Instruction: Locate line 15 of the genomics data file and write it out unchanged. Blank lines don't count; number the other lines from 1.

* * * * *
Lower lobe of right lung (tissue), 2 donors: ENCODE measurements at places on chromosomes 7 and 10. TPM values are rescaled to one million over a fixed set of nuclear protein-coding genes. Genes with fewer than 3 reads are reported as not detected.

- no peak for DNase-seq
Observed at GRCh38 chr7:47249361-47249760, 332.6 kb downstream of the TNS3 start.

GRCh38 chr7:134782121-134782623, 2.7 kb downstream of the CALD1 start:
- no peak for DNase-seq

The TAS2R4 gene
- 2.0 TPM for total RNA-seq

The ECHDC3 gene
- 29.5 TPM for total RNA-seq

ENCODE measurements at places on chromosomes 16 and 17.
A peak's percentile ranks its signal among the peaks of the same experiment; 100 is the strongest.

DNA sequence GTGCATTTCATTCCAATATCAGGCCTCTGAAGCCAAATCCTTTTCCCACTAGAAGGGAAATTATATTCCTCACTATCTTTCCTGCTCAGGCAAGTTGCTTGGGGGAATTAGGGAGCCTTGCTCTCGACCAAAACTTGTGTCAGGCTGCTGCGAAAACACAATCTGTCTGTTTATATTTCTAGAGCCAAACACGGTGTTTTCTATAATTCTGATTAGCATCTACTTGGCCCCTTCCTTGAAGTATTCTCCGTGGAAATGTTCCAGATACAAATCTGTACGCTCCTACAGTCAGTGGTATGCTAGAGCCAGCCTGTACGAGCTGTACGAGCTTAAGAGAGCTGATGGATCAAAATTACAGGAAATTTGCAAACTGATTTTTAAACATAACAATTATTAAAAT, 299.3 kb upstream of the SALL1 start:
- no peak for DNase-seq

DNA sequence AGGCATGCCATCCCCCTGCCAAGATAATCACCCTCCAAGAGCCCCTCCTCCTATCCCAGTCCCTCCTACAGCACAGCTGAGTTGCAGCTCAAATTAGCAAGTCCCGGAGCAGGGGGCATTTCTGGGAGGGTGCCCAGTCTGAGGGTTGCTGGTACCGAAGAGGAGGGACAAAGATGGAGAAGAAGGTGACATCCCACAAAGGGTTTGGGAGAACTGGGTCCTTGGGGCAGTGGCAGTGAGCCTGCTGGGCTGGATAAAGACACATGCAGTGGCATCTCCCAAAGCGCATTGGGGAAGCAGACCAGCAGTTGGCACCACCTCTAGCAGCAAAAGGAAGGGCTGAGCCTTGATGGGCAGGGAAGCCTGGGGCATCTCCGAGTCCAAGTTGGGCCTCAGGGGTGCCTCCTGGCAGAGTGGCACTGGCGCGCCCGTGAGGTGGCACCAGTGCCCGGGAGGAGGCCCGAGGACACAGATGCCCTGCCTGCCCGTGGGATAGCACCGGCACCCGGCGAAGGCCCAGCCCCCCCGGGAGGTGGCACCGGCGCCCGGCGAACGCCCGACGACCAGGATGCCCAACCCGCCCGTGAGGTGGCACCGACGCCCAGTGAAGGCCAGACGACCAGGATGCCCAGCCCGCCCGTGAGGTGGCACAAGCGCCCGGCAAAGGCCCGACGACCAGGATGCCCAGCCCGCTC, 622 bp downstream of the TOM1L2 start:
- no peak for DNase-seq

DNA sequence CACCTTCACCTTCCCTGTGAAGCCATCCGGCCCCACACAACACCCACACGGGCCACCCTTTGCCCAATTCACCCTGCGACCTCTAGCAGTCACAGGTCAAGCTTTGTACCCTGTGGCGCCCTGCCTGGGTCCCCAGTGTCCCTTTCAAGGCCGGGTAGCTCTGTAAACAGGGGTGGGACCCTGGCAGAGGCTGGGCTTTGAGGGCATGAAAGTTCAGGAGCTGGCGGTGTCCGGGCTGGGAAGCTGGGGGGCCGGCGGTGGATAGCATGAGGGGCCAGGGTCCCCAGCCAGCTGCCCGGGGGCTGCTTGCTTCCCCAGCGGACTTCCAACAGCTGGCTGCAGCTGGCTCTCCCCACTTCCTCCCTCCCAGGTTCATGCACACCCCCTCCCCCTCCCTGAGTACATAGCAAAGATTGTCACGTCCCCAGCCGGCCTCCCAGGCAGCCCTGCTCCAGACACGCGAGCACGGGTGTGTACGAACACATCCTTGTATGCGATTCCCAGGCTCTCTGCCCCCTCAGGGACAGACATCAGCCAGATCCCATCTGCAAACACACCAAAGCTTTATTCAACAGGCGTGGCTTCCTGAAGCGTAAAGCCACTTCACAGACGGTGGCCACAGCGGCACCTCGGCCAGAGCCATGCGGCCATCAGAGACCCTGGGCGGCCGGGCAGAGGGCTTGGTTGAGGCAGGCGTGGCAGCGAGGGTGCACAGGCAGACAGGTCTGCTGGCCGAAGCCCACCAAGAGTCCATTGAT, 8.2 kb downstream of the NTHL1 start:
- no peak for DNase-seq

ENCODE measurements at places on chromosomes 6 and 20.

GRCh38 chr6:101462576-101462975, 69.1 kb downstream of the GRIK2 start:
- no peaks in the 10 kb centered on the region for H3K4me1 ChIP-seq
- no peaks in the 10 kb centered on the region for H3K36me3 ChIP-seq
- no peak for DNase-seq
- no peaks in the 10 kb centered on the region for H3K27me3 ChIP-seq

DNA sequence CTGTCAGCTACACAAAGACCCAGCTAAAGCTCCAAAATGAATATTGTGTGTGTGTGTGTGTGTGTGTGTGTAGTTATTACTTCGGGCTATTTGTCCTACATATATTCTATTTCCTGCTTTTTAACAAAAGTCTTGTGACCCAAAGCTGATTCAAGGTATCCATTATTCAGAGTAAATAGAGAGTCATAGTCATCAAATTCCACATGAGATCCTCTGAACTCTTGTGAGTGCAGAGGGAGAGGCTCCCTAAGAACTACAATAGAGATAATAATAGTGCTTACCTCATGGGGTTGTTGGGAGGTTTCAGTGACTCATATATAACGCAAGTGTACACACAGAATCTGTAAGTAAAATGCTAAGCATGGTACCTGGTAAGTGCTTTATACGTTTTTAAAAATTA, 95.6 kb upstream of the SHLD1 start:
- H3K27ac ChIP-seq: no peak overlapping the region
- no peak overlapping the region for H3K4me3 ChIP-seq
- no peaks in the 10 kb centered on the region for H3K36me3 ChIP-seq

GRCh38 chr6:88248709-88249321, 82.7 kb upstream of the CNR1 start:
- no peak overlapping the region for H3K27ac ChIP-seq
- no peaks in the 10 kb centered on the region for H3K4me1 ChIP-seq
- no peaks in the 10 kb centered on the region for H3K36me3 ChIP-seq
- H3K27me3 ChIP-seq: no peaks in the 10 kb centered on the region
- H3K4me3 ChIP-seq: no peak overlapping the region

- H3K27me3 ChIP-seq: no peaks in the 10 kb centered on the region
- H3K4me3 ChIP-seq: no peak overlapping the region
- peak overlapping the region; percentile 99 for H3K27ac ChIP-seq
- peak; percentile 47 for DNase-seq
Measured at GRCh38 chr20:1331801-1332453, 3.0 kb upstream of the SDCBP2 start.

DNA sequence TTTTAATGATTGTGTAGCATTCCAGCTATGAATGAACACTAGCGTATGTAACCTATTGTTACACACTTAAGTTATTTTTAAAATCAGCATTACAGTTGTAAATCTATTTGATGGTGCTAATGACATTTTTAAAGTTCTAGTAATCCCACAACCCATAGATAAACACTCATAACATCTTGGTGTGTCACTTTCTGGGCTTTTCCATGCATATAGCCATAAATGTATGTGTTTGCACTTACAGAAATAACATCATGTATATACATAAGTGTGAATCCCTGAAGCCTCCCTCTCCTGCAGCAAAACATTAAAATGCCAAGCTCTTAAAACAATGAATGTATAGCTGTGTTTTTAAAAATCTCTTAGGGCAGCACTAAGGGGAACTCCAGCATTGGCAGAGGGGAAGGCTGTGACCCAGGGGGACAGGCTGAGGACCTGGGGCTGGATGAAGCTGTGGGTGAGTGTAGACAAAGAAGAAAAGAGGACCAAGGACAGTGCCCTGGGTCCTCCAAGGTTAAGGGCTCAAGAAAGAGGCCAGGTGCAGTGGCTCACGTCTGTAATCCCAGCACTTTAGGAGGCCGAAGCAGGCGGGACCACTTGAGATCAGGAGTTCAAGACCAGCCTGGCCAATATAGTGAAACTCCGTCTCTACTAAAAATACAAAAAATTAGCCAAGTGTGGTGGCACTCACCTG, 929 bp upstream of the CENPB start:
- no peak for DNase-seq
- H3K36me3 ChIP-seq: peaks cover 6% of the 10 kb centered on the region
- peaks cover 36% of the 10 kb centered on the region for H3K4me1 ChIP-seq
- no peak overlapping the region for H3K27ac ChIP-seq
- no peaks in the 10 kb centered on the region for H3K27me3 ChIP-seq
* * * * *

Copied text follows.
- no peak for DNase-seq